Rep. Jim Jordan Will Vie for House Speakership

( – Now that California Republican Representative Kevin McCarthy is no longer Speaker of the House for the 118th Congress, other members are stepping up in hopes of being selected. While Ohio Representative Jim Jordan was adamantly opposed to being nominated back in January, it was likely due to his support of McCarthy for the position. During the debate on October 3 before the vote that ousted McCarthy, Jordan went to bat for him again. After Florida Representative Matt Gaetz led the charge to end McCarthy’s speakership, he immediately threw his support behind Jordan. Kentucky Republican Representative Thomas Massie also quickly endorsed Jordan after he announced he would be vying for Speaker.

Jordan is a hardliner who is often attacked by the Democrats and the mainstream media because he is relentless in his pursuit of accountability for what he views as the misdeeds of Democrats and the Biden administration in particular. He chairs the Select Subcommittee on the Weaponization of the Federal Government and the House Judiciary Committee. He has exposed the collaboration between social media platforms and the federal government during hearings that have aided in the censorship lawsuit Missouri v. Biden. That suit is successfully making its way through the courts, exposing the censorship of conservatives leading up to and following the 2020 presidential election.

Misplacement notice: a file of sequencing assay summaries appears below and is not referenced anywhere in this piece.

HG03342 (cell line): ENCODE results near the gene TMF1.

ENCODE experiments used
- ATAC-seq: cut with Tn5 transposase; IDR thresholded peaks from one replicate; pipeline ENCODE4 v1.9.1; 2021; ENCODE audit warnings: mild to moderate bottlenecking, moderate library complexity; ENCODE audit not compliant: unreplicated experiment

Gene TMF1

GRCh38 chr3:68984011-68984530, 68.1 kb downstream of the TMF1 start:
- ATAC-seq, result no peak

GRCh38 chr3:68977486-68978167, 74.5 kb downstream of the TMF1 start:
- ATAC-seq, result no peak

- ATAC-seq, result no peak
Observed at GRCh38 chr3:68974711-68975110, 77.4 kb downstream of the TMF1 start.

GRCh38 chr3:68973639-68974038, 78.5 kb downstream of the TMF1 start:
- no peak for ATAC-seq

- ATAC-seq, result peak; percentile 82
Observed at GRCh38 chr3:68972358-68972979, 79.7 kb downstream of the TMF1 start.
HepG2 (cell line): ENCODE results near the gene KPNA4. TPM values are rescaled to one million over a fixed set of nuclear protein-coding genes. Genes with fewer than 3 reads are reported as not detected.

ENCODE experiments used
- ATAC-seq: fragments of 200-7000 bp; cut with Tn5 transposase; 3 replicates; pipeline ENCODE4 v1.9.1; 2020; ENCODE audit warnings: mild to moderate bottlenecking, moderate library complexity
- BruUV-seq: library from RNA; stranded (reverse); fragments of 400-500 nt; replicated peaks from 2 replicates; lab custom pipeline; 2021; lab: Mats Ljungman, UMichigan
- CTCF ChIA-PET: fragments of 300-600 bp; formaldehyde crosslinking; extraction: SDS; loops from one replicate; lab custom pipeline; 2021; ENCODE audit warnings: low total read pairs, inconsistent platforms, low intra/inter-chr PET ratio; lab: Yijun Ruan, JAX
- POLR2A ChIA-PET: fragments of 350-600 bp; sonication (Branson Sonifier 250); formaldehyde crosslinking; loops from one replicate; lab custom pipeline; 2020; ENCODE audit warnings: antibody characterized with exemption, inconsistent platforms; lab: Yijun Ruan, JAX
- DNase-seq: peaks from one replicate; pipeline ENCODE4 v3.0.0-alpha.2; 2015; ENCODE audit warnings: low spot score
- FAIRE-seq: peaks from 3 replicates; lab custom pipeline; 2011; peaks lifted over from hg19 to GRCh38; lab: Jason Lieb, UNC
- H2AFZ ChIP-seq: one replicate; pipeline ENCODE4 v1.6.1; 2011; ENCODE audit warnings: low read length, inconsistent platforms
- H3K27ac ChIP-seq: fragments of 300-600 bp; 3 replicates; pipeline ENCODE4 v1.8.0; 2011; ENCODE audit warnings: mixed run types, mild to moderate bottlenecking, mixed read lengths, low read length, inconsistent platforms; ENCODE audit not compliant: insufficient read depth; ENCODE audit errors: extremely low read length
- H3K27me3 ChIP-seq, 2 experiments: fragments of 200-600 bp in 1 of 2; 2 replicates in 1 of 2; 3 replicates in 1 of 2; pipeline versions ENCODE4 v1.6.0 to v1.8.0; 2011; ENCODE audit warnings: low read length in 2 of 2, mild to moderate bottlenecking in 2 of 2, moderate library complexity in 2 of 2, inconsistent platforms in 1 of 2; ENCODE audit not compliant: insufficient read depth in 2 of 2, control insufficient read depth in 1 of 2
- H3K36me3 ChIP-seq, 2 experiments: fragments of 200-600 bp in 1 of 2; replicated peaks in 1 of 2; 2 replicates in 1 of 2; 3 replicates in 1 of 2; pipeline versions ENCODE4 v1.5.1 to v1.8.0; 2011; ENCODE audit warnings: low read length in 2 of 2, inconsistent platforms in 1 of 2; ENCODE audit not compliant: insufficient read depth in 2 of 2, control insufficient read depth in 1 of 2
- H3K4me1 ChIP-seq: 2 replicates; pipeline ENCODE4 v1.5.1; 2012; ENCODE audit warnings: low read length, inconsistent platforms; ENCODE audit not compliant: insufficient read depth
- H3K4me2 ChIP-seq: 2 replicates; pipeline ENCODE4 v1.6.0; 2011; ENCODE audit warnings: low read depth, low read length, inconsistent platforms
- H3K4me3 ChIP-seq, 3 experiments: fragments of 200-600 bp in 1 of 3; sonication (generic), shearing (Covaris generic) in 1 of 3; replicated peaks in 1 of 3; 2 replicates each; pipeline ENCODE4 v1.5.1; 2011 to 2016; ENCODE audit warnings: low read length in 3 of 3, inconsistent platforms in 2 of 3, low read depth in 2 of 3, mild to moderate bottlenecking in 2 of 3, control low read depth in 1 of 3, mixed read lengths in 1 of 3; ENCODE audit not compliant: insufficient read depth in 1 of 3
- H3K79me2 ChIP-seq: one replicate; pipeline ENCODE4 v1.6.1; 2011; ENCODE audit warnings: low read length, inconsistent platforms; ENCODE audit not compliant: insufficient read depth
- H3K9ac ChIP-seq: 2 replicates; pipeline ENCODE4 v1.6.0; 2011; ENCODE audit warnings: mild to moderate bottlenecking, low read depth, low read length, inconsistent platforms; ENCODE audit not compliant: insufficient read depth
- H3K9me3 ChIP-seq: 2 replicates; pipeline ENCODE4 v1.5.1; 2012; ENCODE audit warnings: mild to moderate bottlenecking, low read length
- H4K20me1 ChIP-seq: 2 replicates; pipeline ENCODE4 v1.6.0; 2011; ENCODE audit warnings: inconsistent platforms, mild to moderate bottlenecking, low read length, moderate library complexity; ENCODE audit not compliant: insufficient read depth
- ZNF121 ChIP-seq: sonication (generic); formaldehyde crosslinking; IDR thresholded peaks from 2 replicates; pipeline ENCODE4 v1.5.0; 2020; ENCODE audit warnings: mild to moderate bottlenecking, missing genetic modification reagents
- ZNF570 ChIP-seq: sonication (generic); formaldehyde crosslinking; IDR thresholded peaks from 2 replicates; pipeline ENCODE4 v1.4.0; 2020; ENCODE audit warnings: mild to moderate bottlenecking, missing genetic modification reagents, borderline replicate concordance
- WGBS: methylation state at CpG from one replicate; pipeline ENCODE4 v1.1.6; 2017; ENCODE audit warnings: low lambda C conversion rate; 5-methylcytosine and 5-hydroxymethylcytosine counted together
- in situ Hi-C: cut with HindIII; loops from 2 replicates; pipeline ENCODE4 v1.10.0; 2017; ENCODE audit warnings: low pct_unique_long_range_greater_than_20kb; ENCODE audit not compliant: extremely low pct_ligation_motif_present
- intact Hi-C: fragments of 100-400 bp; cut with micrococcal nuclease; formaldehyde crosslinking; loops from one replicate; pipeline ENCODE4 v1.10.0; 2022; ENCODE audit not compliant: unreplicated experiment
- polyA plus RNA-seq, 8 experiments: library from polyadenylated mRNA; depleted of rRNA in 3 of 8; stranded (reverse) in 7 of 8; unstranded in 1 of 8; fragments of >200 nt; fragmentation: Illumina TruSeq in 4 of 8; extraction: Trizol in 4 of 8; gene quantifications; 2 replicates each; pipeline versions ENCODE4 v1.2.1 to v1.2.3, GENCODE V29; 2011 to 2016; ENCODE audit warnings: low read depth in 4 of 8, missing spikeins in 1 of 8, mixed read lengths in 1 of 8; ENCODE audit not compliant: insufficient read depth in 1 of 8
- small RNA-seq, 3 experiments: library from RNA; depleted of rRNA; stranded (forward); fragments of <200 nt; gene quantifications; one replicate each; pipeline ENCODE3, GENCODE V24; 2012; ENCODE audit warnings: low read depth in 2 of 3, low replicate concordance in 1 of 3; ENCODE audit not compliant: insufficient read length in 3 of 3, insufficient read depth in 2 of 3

Hours after Jordan announced his bid, House Majority Leader Steve Scalise added his name to the running. Scalise released a lengthy statement, encouraging his colleagues to come together and mend the rifts in the Conference.

Scalise has represented the state of Louisiana in Congress since 2008. He was shot at the Congressional Baseball Game by a Bernie Sanders supporter on June 14, 2017, and was hospitalized for over a month. He returned to Congress in September 2017. He has been in a leadership position since 2014, serving as the House Minority and Majority Whip up until he ascended to House Majority Leader.

Republicans have signaled that they intend to unite behind a single candidate before heading to the floor to publicly nominate and vote for a new Speaker. Notably, Republican Representative Troy Nehls announced on October 5 that he would be nominating former President Trump during discussions with his colleagues. Trump has not ruled out the possibility.

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